What is Solera Aging? - Rum Raiders - FAQ
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What is Solera Aging?

What is Solera Aging?

(Photo: Edouard Chassaign/Pexels)

Under the massive umbrella of rum, one style that you may come across is solera. Solera rum refers to the solera method of aging or ‘Sistema Solera’. This style is of Spanish origin which, in essence, is a type of blending. Traditionally, the process involves having multiple barrels – sometimes in a stack – ranging from very old to very young. As the oldest barrel of rum is depleted, the next oldest replenishes it, and so on, with the youngest being a new distillate. This is thought to infuse the younger rums with the flavors of the older ones, thereby keeping the blend consistent and continuing in perpetuity.  

The solera system is also used by many sherry and balsamic vinegar makers. It can be thought of similarly to sourdough bread because each time a part of the starter is used, it is replaced with fresh dough, thus extending the original starter and its flavor.  

Confusion With Solera Age

Solera rums receive some criticism because labels are often misleading. There is confusion over the actual age of the product because the oldest age on the label is not necessarily representative of what is in the bottle. The whiskey industry has taught consumers to equate age to value. However, blended whiskey is regulated to have the youngest spirit on the label. Some regions, like Barbados and Jamaica, also have this requirement for rum but this isn’t necessarily required for every other region which produces rum; of which there are many.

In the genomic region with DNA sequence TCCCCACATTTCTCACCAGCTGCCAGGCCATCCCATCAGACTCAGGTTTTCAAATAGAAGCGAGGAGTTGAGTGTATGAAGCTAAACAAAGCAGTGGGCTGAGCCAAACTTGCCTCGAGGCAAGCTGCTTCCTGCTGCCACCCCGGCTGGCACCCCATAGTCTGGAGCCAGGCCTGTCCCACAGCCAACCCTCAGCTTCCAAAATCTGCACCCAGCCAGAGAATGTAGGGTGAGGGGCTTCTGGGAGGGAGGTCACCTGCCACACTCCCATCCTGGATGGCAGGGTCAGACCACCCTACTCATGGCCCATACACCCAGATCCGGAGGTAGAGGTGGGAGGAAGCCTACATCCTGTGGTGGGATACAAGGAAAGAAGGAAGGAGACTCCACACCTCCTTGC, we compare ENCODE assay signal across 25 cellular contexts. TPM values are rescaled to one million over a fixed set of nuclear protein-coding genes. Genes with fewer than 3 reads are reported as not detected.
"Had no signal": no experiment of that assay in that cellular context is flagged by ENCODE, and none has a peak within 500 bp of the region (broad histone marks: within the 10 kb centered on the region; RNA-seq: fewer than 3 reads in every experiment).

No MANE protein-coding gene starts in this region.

When buying a solera aged rum it is worth knowing that the big number of the label is likely representative of the oldest rum within the blend, rather than all the rum having been aged for the same amount of time. Regardless, if you like the product and the price, then enjoy. 

Here are a few solera rums to try. 

Best Solera Rums 


Santa Teresa 1796 

Solera Rum

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The Venezuelan rum, Santa Teresa 1796, is the flagship release. It incorporates rums ranging in age from 4 to 35 years but doesn’t provide a specific age statement. This is a rich rum with sweet notes of honey and dried fruit complemented by tobacco and smokiness.  

Botran No. 18 

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Previously known as Botran Solera 1893 18 year. The brand relaunched in the U.S. in August 2022 after a three-year hiatus. The new name is Botran No. 18 which is aged for up to 18 years. This Guatemalan rum is on the sweeter side, balanced with notes of smokiness and leather.  

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Jessica Gleman is the managing editor of Rum Raiders. She received her Ph.D. at the University College of Dublin in Ireland, where she studied the archaeology of ancient alcohol. Jessica has a passion for the alcohol industry, including agriculture, distillation and mixology. When Jessica is not writing about rum, she is also a travel and food enthusiast who loves going around the world and experiencing various cuisines and cultures. She is enthusiastic about sharing her knowledge and expertise and learning even more about this amazing spirit.